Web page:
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Pink noise puts your sleep and your brain in the pink
As I’ve traveled through the first few years of my sixties, I’m finding that my memory isn’t quite what it used to be. I’m told that’s not an unusual experience.
I also know there are things I can do to preserve those brain cells as I age. I’ve recently switched over to the MIND diet, eating more of the foods that are good for my brain and eliminating those that do it no good.
Sleep is the other thing that I know will help keep my memory sharp and my thinking intact as I get older. But not just any kind of sleep.
In order to build and retain memories, we need to get enough deep sleep, known as REM (rapid eye movement) sleep.
So, just staying in bed with your eyes closed, even for seven or eight hours, is not necessarily going to do the trick when it comes to keeping your brain healthy and your cognitive abilities strong into your later years.
Sleep scientists are studying a simple process that could potentially work as a non-pharmaceutical, simple and effective sleep aid that will allow older adults, and others, to reliably achieve that deep sleep.
Why is sleep more elusive as we age?
With age come definite changes in sleep patterns, what sleep specialists call “sleep architecture.”
Physical changes in the brain also affect sleep as we age.
The frontal cortex is the part of the brain that generates those slow brain waves that allow for deep sleep. This area shrinks with age. As a result, it takes longer to fall asleep, and that sleep is more fragmented (you may wake up more during the night).
Age-related changes in circadian rhythm also play a part in memory issues.
Older people tend to become sleepy earlier in the evening and wake earlier in the morning. This is not necessarily a problem if you are getting seven to eight hours of restful sleep. But it can put you in need of a nap by the afternoon, which makes falling asleep at night that much more difficult.
Why deep sleep is important to memory
Memories are made during deep sleep. Our brains “rehearse” information and images during that time, turning them into memories we can call on during waking hours.
Without enough deep sleep, the brain cannot store what it’s learned, including what’s known as procedural memories.
Procedural memory is different from remembering, say, what the capital of France is. It allows you to remember how to do tasks and affects the ability to make decisions and to deal with new situations by using what you already know.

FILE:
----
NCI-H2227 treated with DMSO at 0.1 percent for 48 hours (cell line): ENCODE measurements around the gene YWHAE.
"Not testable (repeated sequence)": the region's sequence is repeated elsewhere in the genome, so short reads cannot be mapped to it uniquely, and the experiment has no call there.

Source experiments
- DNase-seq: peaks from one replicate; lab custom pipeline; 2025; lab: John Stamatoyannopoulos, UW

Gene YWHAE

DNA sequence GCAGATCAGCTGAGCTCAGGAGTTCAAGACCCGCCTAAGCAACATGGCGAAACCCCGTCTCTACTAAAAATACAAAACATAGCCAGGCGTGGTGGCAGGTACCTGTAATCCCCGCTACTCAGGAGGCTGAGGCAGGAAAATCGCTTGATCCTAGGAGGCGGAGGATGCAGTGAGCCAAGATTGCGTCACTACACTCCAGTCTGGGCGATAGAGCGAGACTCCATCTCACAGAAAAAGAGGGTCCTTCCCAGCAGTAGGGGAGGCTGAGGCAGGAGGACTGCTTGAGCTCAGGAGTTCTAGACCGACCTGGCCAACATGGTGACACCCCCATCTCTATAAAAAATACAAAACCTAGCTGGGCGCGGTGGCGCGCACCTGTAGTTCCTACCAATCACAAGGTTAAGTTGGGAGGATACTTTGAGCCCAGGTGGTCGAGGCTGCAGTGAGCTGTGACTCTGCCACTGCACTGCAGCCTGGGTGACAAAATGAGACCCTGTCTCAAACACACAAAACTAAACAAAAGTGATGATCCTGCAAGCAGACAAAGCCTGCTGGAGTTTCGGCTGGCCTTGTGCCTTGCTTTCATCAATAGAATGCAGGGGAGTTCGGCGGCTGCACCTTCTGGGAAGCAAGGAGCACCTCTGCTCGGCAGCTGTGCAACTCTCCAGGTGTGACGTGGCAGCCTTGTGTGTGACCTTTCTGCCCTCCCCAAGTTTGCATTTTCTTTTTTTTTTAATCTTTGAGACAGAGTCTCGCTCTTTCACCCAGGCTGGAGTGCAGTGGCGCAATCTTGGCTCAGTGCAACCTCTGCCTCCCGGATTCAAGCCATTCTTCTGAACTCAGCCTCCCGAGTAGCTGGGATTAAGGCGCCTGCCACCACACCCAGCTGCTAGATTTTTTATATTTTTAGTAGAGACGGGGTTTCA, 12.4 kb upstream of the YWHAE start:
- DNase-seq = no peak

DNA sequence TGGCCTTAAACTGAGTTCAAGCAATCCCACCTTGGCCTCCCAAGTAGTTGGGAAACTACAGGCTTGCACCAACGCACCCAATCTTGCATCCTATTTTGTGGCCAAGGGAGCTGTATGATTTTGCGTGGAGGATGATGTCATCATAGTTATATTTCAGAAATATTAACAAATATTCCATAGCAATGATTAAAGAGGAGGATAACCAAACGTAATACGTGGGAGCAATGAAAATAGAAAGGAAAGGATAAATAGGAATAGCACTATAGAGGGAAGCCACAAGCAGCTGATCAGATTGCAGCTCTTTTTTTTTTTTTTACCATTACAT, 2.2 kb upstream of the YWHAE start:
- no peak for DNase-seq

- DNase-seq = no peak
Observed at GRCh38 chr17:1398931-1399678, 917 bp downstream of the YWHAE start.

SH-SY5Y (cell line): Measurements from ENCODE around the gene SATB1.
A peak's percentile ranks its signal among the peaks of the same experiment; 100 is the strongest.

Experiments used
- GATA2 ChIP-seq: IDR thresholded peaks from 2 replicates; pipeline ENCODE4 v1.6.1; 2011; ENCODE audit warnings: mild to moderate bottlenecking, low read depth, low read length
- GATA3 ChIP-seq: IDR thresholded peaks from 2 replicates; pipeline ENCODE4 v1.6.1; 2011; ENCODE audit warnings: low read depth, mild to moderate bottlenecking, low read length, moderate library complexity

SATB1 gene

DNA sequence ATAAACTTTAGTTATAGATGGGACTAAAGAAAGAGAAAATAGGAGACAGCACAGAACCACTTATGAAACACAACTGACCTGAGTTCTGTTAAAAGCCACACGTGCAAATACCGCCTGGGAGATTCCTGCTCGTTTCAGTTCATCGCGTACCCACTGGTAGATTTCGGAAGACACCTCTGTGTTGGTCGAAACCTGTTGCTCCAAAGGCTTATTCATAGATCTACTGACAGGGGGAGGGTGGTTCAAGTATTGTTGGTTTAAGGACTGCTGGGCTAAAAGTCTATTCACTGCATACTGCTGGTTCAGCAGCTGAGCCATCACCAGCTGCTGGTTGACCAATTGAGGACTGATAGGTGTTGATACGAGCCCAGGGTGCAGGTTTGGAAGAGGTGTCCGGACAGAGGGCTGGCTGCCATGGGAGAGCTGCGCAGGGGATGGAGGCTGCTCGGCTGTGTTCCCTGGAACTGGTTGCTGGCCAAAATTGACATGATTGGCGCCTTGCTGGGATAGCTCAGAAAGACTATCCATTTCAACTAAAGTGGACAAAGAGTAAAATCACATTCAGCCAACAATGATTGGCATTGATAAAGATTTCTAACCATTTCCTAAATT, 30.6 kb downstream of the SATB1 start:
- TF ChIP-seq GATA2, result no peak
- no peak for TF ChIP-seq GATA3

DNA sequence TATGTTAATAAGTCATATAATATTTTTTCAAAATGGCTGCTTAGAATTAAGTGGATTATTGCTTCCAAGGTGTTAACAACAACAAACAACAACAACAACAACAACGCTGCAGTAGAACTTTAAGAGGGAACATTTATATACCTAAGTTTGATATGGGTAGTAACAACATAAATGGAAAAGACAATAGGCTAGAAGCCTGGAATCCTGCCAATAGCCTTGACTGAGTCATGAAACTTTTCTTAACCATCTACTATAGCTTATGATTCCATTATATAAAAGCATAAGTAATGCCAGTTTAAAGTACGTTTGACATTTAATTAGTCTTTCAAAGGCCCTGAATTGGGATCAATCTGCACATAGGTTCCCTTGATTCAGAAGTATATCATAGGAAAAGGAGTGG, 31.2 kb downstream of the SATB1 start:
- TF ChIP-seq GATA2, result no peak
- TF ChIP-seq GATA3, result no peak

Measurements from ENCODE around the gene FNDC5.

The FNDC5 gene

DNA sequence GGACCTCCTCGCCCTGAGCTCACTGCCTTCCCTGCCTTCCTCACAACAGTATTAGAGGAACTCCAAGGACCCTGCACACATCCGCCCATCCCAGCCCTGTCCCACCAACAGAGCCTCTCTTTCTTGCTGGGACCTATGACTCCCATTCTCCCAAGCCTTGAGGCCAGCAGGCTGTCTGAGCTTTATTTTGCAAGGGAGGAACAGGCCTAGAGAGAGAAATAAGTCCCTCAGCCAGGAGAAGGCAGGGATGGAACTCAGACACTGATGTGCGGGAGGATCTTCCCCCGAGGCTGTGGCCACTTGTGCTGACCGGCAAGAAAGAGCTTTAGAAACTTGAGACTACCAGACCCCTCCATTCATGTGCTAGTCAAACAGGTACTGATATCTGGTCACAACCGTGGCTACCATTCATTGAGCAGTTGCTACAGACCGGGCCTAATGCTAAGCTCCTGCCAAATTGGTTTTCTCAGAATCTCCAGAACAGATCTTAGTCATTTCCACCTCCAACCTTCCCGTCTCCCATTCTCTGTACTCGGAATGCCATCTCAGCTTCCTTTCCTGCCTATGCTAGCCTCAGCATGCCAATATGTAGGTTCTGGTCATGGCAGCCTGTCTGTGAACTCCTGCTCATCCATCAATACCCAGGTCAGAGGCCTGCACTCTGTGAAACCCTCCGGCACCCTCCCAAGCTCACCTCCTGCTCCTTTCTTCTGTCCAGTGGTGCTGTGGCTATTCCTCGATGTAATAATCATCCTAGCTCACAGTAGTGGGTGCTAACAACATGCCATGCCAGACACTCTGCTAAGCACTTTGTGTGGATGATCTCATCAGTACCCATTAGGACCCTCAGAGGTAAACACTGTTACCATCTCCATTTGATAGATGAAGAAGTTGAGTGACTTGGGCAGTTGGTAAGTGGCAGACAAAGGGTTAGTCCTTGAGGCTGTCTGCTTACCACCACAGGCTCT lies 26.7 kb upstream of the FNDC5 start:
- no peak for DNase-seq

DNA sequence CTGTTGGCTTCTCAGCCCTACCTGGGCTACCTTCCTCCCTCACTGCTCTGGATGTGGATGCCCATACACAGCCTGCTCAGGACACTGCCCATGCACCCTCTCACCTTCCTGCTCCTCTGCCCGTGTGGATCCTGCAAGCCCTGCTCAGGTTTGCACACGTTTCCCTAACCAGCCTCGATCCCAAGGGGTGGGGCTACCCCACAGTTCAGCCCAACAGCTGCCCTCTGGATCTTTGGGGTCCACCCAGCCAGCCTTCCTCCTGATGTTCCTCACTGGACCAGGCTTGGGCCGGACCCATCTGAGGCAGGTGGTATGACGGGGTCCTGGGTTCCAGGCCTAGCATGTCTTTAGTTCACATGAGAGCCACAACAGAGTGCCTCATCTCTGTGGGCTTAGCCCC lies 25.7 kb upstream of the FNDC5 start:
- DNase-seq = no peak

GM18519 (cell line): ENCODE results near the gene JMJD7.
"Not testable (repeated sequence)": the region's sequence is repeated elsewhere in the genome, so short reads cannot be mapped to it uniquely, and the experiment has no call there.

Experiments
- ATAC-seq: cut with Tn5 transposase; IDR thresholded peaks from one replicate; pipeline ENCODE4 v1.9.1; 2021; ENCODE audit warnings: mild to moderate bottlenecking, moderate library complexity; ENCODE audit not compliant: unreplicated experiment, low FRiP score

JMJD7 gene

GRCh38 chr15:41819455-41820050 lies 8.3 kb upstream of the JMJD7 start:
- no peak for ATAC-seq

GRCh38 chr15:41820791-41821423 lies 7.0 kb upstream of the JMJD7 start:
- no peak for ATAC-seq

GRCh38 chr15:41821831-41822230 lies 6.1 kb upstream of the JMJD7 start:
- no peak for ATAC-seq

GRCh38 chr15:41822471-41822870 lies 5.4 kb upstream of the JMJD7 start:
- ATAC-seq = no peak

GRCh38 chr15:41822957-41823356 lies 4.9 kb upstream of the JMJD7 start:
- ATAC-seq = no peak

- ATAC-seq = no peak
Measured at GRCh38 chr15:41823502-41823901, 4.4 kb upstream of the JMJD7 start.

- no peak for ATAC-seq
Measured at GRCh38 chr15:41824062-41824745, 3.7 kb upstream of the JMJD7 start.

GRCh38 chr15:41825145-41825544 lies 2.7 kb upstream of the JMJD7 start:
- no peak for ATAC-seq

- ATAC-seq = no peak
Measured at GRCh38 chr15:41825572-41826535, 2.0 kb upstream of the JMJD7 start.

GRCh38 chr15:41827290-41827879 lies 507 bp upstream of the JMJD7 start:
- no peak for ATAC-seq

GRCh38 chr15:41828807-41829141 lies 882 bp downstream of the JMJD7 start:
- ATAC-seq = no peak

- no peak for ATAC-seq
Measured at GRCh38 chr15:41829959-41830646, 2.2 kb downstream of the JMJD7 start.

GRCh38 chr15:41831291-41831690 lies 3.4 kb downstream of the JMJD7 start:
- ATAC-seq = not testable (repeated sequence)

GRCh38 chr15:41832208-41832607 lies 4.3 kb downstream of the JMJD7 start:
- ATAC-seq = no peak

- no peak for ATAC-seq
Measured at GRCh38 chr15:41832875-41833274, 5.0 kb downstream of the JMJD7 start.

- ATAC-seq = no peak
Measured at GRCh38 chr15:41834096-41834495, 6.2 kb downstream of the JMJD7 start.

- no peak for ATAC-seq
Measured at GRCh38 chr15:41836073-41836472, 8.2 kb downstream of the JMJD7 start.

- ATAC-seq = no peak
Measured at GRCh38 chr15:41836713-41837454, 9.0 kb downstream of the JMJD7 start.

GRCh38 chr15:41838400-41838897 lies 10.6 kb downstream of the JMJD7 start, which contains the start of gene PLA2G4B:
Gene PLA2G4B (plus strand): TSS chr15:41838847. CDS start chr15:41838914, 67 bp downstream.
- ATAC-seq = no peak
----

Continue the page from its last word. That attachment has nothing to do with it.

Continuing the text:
How pink noise can help improve memory
What is pink noise? Think babbling brooks, ocean waves, and rain on leaves. It’s sounds of nature that can help you fall asleep even more easily than the white noise of a fan or other mechanical device.
In a Northwestern University study, subjects saw a significant increase in the amount of deep sleep they achieved after exposure to pink noise.
Their performance on tests of recall also improved – three times as much, in fact, as did that of people who had not fallen asleep to pink noise.
Giovanni Santostasi, a coauthor of the study, developed an algorithm that reads a person’s brain waves in real-time, delivering the pink noise sounds at an optimal time for each individual.
With more trials, the researchers hope to offer this method for use at home.
“This is an innovative, simple and safe non-medication approach that may help improve brain health,” said Dr. Phyllis Zee, professor of neurology at Northwestern University Feinberg School of Medicine and a Northwestern Medicine sleep specialist.
In a separate study, Northwestern sleep specialists have already seen memory improvement in subjects who suffer from mild cognitive impairment.
The study was small (only nine subjects), but, according to Dr. Roneil Malkani, a Northwestern sleep medicine physician, “these results suggest that improving sleep is a promising novel approach to stave off dementia.”
Orchestrating pink noise
It’s easy to orchestrate some pink noise at bedtime. If you use a smartphone, you could download a pink noise app. just be sure your phone is kept several feet away from you during the night and the screen is off, so the blue light doesn’t keep you awake.
There are also websites that stream pink noise and CDs available, too. You may want to try different sources to find what works best.
Just remember, you want to listen to natural soothing sounds, but if you can’t find a source you like, your ceiling fan can help you get the sleep you and your brain need. That whirling sound it makes is considered pink noise.
Editor’s note: While you’re doing all the right things to protect your brain as you age, make sure you don’t make the mistake 38 million Americans do every day — by taking a drug that robs them of an essential brain nutrient! Click here to discover the truth about the Cholesterol Super-Brain!
- Pink noise boosts deep sleep in mild cognitive impairment patients — Neuroscience News
- Sound waves enhance deep sleep and memory — Northwestern Now
- Pink noise boosts deep sleep mild cognitive impairment patients — Northwestern Now
- Aging & Sleep Information — National Sleep Foundation
- Sleep, Learning, and Memory — Healthy Sleep